The works on view, dating from the 11th century to the present, demonstrates that beauty was often the supreme motive in the rendering of Japanese religious or literary texts, even at the expense of legibility. These works are complemented by some 100 ceramics, textiles, lacquers, woodblock prints and illustrated books that are closely related to the art of brush writing.

Handwriting was thought to reflect one’s personality in the East Asian tradition, but not in the sense of Western graphology or “handwriting analysis.” Rather, through copying of revered models and through creative innovation, handwriting style conveyed one’s literary education, cultural refinement, and carefully nurtured aesthetic sensibilities.

The art of brush writing in the East Asian tradition both encompasses and transcends the Western aesthetic concept of “calligraphy,” a word derived from Greek that literally means “beautiful handwriting.” Japan inherited from China a fascination with the artistic potential of inscribing characters with flexible animal-hair brushes, while developing a distinctive system of inscription for rendering poetry and prose written in the vernacular. In the case of East Asian brush writing, the original gestural movement—the speed, rhythm, and pressure—of the inked brush across paper or silk can be transmitted across centuries to the contemporary viewer.

Integrated with the permanent installation of ancient Buddhist and Shinto sculpture in the Arts of Japan galleries, the opening section of the exhibition introduces a splendid array of religious narrative paintings and mandalas that juxtapose text and image to convey sacred messages. It was believed that copying such narratives, or sutras, or having them copied would bestow religious merit; therefore, no expense was spared in creating editions of sutras. The magical efficacy ascribed to the transcription of Buddhist teachings in ancient Japan laid the foundation for the reverence of the written word. Works on view in this section includes essential Buddhist scriptures—transcribed in glittering gold and silver pigments on indigo dyed papers and accompanied by shimmering frontispieces—that attest to the importance placed on the brush-written word.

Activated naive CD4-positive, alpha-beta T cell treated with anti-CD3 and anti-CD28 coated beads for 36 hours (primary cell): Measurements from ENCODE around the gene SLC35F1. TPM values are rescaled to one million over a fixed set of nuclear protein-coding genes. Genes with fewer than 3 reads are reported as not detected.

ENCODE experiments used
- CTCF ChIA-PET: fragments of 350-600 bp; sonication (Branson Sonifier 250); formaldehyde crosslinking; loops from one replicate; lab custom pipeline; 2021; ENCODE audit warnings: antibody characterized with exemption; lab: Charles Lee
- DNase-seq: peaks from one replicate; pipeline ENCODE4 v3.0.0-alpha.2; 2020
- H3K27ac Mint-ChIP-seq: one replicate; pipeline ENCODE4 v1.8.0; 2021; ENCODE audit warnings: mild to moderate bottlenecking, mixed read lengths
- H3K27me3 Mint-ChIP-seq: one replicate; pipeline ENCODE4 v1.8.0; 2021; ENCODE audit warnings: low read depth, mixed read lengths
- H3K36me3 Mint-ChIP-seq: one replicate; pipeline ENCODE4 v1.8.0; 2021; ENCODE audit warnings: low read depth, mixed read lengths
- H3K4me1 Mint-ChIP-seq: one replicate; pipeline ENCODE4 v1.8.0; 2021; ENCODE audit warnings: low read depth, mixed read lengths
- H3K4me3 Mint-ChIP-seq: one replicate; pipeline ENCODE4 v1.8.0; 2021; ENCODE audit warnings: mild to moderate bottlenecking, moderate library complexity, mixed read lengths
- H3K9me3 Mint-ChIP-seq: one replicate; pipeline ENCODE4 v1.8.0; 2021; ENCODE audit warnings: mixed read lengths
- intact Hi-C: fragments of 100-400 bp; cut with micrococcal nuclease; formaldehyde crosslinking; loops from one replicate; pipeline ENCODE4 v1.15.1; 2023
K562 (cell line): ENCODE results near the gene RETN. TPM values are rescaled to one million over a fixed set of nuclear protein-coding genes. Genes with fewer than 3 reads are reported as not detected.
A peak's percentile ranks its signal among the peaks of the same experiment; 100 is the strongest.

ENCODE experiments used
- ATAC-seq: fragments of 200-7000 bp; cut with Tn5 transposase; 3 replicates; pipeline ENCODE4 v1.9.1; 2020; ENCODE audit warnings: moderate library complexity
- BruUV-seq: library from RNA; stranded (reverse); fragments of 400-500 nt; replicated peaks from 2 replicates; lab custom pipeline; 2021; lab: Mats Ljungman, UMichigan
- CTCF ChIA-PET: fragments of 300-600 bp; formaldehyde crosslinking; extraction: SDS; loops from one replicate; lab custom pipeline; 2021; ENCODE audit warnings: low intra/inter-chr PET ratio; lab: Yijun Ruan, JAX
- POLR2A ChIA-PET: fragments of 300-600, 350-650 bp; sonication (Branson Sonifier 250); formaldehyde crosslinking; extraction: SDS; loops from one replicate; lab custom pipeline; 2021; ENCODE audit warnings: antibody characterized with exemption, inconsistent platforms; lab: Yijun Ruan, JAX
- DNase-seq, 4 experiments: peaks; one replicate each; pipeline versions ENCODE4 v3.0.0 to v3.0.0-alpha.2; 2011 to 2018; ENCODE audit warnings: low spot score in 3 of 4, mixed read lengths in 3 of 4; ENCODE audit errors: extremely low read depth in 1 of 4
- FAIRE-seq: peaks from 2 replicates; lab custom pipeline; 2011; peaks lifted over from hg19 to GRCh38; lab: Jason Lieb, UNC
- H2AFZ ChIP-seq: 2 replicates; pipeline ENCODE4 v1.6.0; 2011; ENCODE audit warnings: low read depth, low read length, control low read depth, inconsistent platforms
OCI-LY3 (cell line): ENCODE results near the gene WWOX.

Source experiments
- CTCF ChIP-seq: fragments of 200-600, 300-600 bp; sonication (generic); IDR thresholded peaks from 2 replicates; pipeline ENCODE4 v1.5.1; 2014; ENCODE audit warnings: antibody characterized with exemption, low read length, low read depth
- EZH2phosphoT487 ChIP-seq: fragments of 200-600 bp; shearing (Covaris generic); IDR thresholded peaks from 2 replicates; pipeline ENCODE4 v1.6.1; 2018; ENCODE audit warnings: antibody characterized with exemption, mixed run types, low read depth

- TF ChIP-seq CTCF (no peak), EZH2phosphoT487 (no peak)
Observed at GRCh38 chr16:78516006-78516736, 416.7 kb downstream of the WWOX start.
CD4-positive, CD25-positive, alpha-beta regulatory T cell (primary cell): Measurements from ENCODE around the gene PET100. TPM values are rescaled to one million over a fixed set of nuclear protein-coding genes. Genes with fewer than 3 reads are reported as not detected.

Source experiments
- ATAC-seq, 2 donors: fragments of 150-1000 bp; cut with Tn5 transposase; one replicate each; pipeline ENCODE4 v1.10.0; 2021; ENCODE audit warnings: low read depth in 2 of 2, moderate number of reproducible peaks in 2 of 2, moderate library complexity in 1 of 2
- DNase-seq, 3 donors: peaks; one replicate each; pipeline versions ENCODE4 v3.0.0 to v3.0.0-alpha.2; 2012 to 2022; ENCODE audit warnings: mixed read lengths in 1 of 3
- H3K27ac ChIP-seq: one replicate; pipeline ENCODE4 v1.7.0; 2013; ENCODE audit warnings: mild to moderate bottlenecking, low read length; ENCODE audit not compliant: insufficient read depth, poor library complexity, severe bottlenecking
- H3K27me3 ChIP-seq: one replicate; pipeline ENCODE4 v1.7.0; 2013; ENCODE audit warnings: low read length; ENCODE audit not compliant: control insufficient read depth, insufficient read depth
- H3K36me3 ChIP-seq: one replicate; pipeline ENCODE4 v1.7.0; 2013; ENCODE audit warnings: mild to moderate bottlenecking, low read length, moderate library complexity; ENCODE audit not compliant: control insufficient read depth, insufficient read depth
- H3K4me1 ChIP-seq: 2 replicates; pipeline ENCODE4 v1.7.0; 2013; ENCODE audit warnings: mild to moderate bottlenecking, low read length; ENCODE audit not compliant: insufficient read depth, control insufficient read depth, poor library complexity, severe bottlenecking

Reflecting a radically different attitude toward spiritual practice, the inscriptions of Chinese poems and religious sayings by Zen monks are rendered in an idiosyncratic manner compared to sacred texts transmitted by other sects of Buddhism. The calligraphy of Zen monks of medieval Japan is characterized by boldly brushed characters that break the rules of conventional handwriting. What they lose in legibility they gain in sheer visual potency that transcends the meaning of the phrases inscribed. The exhibition highlights a number of superb examples of calligraphy by Zen monks that have been donated or promised to the museum recently by Sylvan Barnet and William Burto.

Chinese poetry informed Japanese court culture from the earliest times and served as an inspiration for painters and calligraphers through the ages. Ink paintings of Chinese-style landscapes were cherished by court and warrior elites in premodern times and often were accompanied by poetic inscriptions. The exhibition displays an exquisite ink painting Splashed Ink Landscape by Josui Sōen, a monk-painter active in the late 1490s, that was acquired recently by John C. Weber; this is its first public showing in the West.

Drawing inspiration from the ancient court culture that flourished during the Heian period (794-1185), the central section of the exhibition highlights the flowering of women’s literary salon culture that produced such masterpieces of waka (31-syllable court poetry) and prose as the Tale of Genji by Lady Murasaki and the Pillow Book of Sei Shonagon by Sei Shonagon, both authored in the early 11th century. This section presents a calligraphy masterpiece by the high-ranking courtier Fujiwara no Yukinari, one of the few brush writing examples in the West by this master calligrapher, who was a close friend of Sei Shonagon. Brilliantly colored 17th century screen paintings—nostalgically representing an idyllic vision of ancient court culture—boldly complement the elegant 11th-century calligraphy, which was executed on subtly decorated papers.

Other highlights of the exhibition include deluxe lacquerware and textiles inspired by traditional Japanese literature. An exquisite kimono with a poem brilliantly embroidered in silk and a warrior’s campaign jacket with brushed ink characters demonstrate how the arts of textiles could be used to present some calligraphy as decorative art. The Metropolitan Museum’s recently acquired Life’s Symphony by Maio Motoko (b. 1948) plays on the idea of the expressiveness of calligraphy by creating a composition consisting of nothing but ink-soaked washi (Japanese paper) arranged in the form of an undulating line across the wide expanse of a pair of gold-leaf screens.